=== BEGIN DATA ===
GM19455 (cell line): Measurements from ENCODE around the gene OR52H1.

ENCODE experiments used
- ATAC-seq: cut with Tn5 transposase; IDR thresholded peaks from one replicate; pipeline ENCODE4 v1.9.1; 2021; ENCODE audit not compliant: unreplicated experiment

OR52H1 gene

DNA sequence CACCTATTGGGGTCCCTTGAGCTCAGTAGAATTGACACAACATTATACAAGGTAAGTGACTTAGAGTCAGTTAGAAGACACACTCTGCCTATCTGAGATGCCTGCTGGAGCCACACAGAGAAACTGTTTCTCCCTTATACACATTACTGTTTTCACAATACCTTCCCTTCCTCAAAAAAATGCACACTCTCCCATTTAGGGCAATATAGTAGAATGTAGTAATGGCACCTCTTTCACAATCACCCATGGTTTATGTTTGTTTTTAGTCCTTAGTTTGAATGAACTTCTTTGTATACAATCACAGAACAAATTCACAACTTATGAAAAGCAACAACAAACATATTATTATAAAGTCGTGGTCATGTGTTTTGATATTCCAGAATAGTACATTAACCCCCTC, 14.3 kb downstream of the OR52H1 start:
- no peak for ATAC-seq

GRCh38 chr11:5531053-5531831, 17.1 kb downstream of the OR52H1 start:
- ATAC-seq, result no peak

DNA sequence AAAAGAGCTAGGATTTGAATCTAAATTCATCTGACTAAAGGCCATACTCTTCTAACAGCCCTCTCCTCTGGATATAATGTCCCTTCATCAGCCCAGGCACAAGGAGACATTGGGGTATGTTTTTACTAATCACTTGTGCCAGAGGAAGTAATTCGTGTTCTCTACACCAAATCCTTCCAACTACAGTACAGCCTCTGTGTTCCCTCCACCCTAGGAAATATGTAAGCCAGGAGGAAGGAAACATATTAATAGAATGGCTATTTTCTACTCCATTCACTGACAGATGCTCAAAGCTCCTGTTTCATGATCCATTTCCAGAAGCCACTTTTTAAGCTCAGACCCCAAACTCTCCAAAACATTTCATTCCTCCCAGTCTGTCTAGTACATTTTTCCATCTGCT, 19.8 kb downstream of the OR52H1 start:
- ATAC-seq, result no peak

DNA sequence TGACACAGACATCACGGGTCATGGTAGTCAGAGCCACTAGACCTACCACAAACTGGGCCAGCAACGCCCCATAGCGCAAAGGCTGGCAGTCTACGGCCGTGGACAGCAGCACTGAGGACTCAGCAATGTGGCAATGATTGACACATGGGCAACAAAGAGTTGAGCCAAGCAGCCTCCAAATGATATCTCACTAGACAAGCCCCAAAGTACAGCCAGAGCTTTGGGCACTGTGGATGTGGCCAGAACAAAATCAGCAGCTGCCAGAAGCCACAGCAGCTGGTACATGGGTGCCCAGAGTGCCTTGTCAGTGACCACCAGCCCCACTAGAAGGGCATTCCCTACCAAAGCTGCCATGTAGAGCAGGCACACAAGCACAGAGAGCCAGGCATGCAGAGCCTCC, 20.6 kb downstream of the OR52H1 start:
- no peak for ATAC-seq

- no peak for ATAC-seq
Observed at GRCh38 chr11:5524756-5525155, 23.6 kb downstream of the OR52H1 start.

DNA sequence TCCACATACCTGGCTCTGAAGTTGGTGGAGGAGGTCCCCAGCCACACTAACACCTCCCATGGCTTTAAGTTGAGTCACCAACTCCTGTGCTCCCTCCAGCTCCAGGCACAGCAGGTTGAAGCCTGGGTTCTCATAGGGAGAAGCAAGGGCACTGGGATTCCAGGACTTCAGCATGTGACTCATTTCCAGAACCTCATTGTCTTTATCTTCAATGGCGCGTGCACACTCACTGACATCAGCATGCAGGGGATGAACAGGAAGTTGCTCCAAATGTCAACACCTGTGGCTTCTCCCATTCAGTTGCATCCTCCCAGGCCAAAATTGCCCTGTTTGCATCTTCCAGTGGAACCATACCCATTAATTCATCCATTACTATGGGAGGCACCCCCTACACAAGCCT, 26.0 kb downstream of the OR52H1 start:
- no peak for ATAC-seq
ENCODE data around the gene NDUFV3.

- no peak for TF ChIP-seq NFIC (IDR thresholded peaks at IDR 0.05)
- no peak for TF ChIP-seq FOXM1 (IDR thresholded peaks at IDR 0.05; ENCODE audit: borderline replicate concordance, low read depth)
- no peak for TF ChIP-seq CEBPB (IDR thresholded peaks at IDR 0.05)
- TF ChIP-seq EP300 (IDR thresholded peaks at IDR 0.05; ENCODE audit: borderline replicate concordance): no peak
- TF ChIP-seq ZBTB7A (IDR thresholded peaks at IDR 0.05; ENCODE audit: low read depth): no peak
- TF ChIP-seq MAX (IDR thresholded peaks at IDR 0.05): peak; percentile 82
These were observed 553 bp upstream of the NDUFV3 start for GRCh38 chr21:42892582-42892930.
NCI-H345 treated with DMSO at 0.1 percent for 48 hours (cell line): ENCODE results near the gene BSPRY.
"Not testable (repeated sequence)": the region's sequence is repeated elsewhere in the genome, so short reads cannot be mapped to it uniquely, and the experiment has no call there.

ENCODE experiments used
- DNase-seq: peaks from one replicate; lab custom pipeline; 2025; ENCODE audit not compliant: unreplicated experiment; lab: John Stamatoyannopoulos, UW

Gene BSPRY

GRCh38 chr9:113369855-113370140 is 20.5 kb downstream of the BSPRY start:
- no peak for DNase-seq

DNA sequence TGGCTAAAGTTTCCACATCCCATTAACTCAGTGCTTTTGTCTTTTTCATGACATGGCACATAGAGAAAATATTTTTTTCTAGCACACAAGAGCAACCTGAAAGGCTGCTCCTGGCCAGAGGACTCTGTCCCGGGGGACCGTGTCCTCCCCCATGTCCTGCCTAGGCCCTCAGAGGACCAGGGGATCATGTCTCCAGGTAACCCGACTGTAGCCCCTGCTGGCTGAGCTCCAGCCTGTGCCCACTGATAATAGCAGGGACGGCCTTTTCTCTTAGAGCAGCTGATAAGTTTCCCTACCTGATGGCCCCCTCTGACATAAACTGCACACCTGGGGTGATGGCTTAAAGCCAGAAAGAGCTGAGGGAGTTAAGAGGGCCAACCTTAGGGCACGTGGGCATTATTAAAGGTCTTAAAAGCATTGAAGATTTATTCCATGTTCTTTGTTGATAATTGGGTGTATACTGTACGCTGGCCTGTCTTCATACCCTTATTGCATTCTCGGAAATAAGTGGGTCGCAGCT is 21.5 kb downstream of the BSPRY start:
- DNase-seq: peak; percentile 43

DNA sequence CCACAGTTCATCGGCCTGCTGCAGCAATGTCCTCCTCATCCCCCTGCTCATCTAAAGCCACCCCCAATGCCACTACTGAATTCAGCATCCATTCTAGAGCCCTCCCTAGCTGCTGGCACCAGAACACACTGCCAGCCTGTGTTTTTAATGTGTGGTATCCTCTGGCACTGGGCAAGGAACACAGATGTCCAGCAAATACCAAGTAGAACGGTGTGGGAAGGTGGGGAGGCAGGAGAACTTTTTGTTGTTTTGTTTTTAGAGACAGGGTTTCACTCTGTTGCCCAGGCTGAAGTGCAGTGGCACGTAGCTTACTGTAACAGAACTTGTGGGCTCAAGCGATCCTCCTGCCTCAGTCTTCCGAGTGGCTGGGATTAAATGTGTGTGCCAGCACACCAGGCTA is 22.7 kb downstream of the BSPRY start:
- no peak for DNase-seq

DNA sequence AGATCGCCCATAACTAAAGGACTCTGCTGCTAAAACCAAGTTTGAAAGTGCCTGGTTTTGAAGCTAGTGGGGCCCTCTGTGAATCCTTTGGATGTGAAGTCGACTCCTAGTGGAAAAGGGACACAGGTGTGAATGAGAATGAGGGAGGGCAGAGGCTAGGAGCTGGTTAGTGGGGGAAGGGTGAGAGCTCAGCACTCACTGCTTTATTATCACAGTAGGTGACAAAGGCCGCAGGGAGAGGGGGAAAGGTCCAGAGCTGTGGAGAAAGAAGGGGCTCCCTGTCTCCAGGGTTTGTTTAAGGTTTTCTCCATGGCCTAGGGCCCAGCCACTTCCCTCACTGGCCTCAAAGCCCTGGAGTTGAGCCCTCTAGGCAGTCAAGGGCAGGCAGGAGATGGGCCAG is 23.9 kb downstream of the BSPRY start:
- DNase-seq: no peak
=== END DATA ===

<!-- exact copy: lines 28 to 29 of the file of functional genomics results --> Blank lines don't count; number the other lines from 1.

- DNase-seq: peaks from one replicate; lab custom pipeline; 2025; ENCODE audit not compliant: unreplicated experiment; lab: John Stamatoyannopoulos, UW

Gene BSPRY